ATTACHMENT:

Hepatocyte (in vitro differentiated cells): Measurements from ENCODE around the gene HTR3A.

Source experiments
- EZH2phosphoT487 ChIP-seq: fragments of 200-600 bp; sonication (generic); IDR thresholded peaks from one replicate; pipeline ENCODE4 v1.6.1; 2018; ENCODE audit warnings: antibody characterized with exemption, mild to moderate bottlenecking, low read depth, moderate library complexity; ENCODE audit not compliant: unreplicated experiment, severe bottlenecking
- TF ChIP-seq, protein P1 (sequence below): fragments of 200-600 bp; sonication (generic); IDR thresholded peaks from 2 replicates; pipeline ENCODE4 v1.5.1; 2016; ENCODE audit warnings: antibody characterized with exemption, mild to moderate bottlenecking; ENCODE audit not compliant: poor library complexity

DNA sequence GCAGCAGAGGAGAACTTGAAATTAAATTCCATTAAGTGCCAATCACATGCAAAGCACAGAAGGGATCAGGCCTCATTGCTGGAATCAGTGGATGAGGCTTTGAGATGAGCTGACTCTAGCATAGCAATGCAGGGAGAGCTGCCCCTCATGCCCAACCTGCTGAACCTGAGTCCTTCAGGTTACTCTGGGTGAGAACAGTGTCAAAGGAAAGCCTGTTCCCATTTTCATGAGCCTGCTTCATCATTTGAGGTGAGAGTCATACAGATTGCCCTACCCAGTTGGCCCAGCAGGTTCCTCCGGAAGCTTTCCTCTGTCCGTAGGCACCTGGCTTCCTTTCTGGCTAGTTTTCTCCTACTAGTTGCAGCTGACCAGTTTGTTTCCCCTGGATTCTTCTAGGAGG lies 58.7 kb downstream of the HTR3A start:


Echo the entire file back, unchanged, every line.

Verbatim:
Hepatocyte (in vitro differentiated cells): Measurements from ENCODE around the gene HTR3A.

Source experiments
- EZH2phosphoT487 ChIP-seq: fragments of 200-600 bp; sonication (generic); IDR thresholded peaks from one replicate; pipeline ENCODE4 v1.6.1; 2018; ENCODE audit warnings: antibody characterized with exemption, mild to moderate bottlenecking, low read depth, moderate library complexity; ENCODE audit not compliant: unreplicated experiment, severe bottlenecking
- TF ChIP-seq, protein P1 (sequence below): fragments of 200-600 bp; sonication (generic); IDR thresholded peaks from 2 replicates; pipeline ENCODE4 v1.5.1; 2016; ENCODE audit warnings: antibody characterized with exemption, mild to moderate bottlenecking; ENCODE audit not compliant: poor library complexity

DNA sequence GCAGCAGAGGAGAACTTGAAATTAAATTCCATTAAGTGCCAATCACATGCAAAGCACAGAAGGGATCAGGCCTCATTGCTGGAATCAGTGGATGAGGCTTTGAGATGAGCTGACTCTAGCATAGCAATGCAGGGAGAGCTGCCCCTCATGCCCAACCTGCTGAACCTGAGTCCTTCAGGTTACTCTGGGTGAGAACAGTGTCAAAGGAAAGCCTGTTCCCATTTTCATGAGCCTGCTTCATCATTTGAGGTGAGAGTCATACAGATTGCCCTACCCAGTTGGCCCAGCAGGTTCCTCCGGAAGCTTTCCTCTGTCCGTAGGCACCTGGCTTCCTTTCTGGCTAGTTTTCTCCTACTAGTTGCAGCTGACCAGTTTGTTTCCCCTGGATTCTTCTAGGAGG lies 58.7 kb downstream of the HTR3A start: